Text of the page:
"The directory datatype cannot be converted to or from a native DS datatype" error
This article helps to fix the error "The directory datatype cannot be converted to or from a native DS datatype".
Original product version: Windows Server 2019, Windows Server 2016, Windows Server 2012 R2
Original KB number: 907462
You are running or managing applications that use information from the Active Directory directory service in Windows. You may receive errors when the applications use information for linked attributes. For example, you may receive the following error:
The directory datatype cannot be converted to / from a native DS datatype.
In this case, when you export the affected object by using the LDIFDE utility (Ldifde.exe), an attribute is listed. However, the attribute has no value.
This may be the expected behavior when the value is long. But the next line in the output has the next attribute. For a group and its managedBy attribute, the output may resemble the following:
showInAddressBook: <Address Book object DN>
legacyExchangeDN: <X500 name>
In a database dump with the RootDSE command verb dumpdatabase, the affected groups will be shown as follows:
38661 29827 1 1790 true - - 4 3 Group-DN Group-DN - 655368 6d03f309-ded2-41d5-9794-081d40343876 4
objectclass: 655368, 65536
DNT Base BDNT DelTime DeactiveTime USNChanged NCDNT Data
38661 1 38662 - - 55247898 1790 -
38661 36 2 - - - - -
The link attribute ID is always 36, and the link partner is always 2.
For information about how to dump the database, see How to Use the Online Dbdump feature of Active Directory.
An application can add an object link that refers to the internal root object of the Active Directory database. This object does not have a name or any other properties that are usable for applications. Therefore, the client applications display error messages that do not indicate the cause of a problem.
If you use domain controllers that are running Windows Server 2003 with Service Pack 1, the problem does not occur. But the object with this invalid link is still in the database. You can find the groups affected for a domain controller when you search the NTDS.DMP file, as follows:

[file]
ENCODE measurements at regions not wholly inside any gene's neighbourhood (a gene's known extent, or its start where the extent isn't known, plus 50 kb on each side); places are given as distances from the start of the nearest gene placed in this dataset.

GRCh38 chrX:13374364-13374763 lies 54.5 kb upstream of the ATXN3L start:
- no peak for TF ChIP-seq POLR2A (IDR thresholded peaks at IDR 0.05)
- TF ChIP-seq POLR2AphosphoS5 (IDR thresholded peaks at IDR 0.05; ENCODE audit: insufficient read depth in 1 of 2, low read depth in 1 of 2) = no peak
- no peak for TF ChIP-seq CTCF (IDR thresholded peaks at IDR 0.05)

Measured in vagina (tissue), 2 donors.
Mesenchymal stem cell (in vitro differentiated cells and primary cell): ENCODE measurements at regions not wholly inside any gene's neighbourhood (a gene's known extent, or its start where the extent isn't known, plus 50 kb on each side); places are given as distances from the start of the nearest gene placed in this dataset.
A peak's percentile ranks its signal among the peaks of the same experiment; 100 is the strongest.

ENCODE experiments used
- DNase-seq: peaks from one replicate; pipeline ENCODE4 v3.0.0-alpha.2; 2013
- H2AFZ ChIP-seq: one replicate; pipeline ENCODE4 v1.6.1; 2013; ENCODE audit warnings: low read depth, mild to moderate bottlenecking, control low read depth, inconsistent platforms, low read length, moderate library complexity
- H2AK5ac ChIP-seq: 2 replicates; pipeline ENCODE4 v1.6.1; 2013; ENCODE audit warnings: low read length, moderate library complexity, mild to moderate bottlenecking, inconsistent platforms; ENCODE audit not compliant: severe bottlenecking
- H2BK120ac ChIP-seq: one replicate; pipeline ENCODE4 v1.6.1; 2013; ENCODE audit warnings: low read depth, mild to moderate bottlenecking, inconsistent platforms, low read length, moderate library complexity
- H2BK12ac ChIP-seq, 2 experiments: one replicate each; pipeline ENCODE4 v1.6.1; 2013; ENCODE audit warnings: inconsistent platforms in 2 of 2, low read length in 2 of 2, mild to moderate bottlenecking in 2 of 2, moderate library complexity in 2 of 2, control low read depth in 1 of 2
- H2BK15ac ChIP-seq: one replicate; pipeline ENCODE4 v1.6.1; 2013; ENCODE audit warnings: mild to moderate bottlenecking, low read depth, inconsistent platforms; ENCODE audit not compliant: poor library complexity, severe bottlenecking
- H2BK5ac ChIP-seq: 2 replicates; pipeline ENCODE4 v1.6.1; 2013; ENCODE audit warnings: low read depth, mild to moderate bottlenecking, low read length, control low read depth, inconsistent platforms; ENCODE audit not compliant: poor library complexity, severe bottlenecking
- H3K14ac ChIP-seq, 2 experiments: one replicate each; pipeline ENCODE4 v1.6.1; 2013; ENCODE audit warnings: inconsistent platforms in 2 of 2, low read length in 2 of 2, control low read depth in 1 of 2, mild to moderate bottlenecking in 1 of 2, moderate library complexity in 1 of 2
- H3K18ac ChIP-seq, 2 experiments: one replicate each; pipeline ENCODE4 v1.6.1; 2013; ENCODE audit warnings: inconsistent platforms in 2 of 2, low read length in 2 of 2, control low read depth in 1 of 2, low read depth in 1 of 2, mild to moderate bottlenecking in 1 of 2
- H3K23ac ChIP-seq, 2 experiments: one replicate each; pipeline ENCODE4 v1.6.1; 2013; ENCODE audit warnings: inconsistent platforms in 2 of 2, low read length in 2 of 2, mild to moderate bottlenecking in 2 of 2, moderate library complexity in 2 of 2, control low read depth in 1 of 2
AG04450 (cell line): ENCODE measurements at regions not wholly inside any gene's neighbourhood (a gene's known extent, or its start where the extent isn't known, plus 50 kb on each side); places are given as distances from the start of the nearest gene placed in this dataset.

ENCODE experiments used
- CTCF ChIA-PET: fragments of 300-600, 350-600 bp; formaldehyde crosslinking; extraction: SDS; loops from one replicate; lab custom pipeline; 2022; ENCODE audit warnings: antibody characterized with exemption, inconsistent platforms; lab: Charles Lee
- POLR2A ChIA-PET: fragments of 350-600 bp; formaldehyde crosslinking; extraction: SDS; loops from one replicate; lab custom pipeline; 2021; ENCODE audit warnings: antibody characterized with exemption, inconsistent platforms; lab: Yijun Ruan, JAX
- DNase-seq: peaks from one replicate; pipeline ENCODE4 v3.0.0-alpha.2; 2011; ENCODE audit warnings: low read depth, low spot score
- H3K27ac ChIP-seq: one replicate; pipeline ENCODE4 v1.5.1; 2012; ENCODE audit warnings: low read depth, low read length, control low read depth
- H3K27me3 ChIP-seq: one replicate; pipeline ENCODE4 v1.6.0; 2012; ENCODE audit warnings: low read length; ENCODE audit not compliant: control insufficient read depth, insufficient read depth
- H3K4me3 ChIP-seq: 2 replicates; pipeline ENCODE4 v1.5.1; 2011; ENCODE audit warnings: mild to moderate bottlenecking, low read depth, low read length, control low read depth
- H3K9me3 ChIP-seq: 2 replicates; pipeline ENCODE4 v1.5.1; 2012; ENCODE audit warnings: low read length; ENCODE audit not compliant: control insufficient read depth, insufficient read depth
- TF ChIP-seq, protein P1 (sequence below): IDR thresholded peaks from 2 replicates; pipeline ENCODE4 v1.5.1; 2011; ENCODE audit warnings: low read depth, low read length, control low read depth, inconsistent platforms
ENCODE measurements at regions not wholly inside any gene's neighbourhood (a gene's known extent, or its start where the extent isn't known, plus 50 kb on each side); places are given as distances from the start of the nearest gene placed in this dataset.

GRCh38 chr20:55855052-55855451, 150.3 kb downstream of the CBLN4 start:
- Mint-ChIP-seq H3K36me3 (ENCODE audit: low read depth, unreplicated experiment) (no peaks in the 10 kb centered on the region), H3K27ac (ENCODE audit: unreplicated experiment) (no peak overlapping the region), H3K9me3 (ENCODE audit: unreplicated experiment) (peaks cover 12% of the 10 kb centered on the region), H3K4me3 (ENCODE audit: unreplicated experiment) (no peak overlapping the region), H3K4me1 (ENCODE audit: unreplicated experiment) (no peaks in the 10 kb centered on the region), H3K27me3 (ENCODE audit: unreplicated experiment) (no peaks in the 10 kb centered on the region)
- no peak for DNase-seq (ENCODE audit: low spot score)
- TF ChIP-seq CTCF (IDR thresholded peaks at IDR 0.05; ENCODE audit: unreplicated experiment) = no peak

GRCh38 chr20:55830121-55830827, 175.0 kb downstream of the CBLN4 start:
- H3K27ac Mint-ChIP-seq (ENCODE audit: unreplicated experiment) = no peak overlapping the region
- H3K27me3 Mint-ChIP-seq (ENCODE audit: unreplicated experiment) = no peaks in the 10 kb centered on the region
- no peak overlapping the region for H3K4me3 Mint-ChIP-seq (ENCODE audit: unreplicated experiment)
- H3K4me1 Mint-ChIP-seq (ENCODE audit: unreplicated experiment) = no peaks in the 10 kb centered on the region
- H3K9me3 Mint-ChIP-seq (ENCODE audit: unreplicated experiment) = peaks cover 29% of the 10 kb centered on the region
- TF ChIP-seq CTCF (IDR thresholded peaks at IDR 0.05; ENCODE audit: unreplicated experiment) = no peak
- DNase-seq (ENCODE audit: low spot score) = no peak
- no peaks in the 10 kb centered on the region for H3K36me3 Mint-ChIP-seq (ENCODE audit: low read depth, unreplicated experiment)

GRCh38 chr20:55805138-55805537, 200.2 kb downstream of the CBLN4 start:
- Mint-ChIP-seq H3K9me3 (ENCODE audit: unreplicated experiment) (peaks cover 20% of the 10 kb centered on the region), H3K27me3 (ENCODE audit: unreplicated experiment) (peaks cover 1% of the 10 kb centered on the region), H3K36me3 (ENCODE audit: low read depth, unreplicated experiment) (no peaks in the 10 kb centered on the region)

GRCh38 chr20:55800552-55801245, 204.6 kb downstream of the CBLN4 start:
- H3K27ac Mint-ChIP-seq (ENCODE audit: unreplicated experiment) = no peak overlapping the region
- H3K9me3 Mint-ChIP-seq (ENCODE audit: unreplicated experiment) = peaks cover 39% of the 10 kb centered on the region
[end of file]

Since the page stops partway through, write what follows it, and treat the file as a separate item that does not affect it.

findstr /i /c:" 36 2 - - " ntds.dmp
38661 36 2 - - - - -
Windows Server 2003:
You cannot resolve the problem by deleting the attribute. If you delete the attribute, the following error is logged in the Application Directory Services log:
Event Type: Error
Event Source: NTDS Replication
Event Category: Replication
Event ID: 1694
Active Directory could not update the following object with an attribute value change received from the following source domain controller. This is because an error occurred during the application of the changes to Active Directory on the local domain controller.
Source domain controller:
<GUID-based DC name>
Attribute value GUID:
This operation will be tried again at the next scheduled replication. The synchronization of the local domain controller with the source domain controller is blocked until the update problem is corrected.
The replication system encountered an internal error.
If this error is logged, the object is in a broken state. To achieve the original state or to delete the object, you can only run an authoritative restore on the object. To repair objects that exhibit this behavior, we recommend that you delete and rebuild the object by using the LDIFDE utility.
All back-links are removed when you delete an object.
If you have to keep certain attributes that you cannot set the value on, such as the objectSid attribute or the SidHistory attribute, delete and then undelete the object. (Windows Server 2003 Service Pack 1 retains the SidHistory attribute on when you delete an object.) When you delete and undelete an object, you do not have to run a semantic checker.
However, no tools currently exist to recover the attributes and the back-links. To restore group memberships, you can use the Groupadd.exe tool. For more information, click the following article number to view the article in the Microsoft Knowledge Base:
840001 How to restore deleted user accounts and their group memberships in Active Directory
If you use the Microsoft Provisioning System, you can use the system to recover the attributes and the back-links.
Some backup and recovery applications may offer a more convenient way of removing these problematic attributes. The application must let you select attributes during a restore operation. For example, an application must let you exclude the managedBy attribute when you restore a deleted object.
Microsoft has confirmed that this is a problem in the Microsoft products that are listed in the "Applies to" section. This problem was first corrected in Microsoft Windows Server 2003 Service Pack 1.